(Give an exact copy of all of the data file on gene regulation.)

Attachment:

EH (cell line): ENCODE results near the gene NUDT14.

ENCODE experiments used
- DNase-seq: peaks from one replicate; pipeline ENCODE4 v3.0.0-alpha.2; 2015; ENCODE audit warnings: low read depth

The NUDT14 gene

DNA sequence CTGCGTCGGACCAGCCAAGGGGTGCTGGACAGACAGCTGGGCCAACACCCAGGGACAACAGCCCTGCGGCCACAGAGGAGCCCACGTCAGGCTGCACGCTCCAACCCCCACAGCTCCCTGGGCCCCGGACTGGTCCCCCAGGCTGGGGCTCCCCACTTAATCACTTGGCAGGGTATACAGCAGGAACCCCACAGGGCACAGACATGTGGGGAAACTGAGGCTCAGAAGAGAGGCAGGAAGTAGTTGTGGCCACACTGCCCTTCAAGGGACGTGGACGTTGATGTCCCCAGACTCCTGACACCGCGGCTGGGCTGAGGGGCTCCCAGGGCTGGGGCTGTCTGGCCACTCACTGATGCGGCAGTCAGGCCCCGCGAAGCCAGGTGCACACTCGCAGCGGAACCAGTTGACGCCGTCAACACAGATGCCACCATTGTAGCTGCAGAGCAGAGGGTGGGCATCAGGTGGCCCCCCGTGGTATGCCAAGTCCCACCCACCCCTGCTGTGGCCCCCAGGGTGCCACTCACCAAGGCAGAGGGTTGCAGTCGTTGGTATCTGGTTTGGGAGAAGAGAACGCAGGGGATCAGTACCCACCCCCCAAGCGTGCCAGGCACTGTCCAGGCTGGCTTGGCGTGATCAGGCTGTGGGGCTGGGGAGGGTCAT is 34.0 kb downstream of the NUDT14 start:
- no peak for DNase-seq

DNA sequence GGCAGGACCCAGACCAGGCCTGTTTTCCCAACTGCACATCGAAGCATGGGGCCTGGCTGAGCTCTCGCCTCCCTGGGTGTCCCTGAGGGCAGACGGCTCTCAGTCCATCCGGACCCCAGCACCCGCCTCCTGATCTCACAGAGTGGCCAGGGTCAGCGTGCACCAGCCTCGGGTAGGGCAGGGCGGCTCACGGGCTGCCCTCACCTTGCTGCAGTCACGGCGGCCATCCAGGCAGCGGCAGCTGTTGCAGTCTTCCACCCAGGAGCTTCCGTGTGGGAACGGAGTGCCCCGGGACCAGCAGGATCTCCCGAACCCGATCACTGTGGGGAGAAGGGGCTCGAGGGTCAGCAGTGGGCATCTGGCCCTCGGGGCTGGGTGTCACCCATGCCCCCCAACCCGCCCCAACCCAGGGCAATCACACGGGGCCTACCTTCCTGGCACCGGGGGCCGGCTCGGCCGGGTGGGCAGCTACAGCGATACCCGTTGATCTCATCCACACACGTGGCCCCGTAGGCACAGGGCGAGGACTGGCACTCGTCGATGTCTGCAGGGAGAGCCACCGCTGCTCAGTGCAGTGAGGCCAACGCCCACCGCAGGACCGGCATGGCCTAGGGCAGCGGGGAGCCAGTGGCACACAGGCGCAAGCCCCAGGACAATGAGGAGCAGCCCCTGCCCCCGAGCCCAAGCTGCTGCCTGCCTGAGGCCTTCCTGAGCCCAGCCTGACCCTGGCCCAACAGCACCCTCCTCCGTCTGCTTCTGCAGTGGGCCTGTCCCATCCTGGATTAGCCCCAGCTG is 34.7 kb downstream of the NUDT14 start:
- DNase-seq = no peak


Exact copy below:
EH (cell line): ENCODE results near the gene NUDT14.

ENCODE experiments used
- DNase-seq: peaks from one replicate; pipeline ENCODE4 v3.0.0-alpha.2; 2015; ENCODE audit warnings: low read depth

The NUDT14 gene

DNA sequence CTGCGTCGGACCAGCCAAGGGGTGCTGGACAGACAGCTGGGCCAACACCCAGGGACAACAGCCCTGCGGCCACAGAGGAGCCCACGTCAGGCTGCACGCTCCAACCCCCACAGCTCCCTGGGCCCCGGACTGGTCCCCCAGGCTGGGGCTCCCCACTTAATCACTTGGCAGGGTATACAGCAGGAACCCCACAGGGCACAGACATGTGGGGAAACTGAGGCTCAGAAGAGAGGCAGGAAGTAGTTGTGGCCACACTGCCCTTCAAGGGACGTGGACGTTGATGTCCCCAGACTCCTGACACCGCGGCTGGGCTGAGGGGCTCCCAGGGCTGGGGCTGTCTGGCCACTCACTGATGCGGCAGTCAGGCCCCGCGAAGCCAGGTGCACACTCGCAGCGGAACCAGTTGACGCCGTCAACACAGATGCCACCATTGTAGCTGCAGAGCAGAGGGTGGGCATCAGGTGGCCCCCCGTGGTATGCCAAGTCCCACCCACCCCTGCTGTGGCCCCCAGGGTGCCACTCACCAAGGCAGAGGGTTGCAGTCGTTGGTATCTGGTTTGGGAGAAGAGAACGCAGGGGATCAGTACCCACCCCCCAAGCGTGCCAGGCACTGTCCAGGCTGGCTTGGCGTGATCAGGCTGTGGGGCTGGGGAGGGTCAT is 34.0 kb downstream of the NUDT14 start:
- no peak for DNase-seq

DNA sequence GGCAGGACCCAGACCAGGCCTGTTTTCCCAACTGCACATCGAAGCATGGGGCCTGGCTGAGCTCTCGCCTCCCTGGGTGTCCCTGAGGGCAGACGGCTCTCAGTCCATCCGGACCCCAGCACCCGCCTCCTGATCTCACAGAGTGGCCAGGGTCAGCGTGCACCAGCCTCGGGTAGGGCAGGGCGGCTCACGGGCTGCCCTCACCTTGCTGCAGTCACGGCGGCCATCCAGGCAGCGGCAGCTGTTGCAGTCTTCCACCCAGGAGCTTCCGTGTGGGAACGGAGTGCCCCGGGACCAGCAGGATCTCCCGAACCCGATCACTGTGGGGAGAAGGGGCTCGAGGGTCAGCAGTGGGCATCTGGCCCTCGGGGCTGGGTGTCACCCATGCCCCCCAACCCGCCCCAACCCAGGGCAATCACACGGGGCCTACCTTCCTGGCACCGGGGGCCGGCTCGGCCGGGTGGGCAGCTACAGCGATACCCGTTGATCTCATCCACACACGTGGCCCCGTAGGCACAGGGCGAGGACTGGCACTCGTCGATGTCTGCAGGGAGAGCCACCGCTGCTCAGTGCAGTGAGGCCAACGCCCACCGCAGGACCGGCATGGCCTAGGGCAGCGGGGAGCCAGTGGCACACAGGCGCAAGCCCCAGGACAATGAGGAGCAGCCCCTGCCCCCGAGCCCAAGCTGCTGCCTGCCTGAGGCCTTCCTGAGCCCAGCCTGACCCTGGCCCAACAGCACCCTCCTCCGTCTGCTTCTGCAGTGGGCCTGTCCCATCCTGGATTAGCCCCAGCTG is 34.7 kb downstream of the NUDT14 start:
- DNase-seq = no peak